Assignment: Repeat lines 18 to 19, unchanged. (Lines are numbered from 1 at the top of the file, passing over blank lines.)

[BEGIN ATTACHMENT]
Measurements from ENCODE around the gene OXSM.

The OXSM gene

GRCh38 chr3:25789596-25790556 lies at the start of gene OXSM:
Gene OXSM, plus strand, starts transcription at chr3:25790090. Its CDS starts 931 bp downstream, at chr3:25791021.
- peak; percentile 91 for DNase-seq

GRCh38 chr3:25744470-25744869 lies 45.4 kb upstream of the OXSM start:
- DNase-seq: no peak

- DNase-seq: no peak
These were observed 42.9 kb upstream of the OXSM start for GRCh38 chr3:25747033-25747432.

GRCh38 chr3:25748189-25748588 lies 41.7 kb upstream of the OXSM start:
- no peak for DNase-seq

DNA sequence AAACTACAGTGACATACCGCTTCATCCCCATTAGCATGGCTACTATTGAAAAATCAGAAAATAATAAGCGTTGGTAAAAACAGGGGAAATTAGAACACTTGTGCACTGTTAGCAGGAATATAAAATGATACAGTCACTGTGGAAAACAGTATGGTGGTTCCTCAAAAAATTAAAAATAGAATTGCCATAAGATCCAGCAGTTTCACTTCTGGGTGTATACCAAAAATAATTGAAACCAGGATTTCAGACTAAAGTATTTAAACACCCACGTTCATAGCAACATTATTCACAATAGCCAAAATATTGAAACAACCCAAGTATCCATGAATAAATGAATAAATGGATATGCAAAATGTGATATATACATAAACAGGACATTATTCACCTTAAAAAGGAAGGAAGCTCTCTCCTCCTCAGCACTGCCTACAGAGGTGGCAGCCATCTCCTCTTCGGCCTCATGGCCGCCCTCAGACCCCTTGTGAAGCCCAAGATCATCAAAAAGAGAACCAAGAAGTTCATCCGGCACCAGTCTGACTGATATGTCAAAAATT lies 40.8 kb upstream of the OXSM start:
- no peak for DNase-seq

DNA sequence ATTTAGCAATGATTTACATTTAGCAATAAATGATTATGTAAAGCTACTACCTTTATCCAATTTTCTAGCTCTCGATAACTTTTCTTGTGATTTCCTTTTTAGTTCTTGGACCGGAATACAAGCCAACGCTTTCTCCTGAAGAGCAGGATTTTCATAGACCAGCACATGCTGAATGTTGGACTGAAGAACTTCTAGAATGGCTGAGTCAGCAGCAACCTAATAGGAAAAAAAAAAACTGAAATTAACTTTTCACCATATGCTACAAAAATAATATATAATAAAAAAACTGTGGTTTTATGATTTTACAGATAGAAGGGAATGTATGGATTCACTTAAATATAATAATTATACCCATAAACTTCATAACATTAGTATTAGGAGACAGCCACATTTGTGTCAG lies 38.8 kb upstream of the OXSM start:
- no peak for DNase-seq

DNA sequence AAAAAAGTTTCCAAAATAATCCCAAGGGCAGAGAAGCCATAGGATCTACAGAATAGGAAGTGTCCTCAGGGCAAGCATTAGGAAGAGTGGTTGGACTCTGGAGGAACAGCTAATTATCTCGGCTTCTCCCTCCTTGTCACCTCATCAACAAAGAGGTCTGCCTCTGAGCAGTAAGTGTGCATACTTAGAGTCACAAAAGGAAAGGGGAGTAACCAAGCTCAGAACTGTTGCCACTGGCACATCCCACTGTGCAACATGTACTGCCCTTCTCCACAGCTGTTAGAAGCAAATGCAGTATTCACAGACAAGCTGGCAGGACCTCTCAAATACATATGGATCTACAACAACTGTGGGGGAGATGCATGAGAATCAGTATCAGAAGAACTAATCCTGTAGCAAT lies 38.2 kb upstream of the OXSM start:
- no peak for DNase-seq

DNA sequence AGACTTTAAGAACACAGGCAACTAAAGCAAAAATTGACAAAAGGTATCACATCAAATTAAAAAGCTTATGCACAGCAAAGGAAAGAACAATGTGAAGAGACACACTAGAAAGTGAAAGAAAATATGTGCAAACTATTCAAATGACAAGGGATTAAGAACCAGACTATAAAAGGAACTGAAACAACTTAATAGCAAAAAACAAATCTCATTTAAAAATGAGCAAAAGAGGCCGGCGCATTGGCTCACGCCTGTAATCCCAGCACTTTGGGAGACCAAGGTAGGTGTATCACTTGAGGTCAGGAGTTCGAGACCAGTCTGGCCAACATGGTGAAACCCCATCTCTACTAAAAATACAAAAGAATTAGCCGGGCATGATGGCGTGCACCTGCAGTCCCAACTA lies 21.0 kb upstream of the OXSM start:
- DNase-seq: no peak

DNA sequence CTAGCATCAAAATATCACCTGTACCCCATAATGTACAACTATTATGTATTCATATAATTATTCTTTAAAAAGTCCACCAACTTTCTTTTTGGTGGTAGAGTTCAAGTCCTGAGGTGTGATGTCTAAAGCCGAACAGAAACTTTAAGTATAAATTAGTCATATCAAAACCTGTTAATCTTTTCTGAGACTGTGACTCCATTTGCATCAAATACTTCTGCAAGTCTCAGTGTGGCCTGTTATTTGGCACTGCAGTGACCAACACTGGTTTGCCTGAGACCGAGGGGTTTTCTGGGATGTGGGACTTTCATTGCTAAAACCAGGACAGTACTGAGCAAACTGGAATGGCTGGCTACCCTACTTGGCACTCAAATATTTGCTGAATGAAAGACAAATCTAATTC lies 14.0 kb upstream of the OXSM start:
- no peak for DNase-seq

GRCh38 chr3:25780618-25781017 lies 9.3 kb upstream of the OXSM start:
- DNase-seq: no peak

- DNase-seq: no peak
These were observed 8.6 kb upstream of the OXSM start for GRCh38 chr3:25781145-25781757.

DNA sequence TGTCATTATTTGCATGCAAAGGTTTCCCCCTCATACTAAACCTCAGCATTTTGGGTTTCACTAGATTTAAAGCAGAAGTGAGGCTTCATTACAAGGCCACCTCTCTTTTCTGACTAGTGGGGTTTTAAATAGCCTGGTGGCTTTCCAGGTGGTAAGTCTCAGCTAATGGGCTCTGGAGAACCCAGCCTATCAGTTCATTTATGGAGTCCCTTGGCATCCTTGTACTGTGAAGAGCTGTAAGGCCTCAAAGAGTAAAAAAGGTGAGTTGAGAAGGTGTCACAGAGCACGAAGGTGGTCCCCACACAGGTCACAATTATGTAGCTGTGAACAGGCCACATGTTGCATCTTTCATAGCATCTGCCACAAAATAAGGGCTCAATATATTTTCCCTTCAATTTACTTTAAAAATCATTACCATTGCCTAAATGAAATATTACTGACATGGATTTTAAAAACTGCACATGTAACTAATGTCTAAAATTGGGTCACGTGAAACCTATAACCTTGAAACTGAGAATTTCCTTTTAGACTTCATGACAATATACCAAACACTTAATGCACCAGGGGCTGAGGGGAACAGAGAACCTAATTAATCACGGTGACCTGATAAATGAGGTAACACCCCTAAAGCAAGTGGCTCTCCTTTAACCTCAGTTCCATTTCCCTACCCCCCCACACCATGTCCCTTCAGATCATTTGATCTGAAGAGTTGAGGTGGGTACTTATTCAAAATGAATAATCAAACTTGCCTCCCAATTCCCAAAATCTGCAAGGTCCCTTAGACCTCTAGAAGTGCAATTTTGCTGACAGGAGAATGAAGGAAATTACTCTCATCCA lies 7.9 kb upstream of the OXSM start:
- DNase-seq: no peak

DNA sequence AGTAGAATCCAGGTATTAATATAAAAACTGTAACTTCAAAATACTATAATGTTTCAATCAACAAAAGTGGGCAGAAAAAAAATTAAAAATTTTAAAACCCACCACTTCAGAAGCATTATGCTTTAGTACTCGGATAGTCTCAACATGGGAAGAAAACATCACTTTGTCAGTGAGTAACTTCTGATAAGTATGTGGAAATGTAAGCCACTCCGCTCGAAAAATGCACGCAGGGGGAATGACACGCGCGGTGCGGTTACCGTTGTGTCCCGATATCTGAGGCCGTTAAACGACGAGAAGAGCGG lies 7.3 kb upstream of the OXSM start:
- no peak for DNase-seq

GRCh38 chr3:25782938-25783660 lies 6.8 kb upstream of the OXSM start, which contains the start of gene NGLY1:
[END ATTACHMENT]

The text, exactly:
DNA sequence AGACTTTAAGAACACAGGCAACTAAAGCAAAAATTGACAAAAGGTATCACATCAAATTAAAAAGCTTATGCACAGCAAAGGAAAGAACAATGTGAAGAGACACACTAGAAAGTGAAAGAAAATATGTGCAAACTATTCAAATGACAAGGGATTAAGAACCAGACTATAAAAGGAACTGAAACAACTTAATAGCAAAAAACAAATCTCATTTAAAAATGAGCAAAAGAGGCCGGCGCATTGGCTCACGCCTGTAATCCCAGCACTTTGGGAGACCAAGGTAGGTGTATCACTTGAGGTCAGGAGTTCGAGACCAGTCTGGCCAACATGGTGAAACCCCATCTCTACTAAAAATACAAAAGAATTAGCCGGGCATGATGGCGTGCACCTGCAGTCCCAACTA lies 21.0 kb upstream of the OXSM start:
- DNase-seq: no peak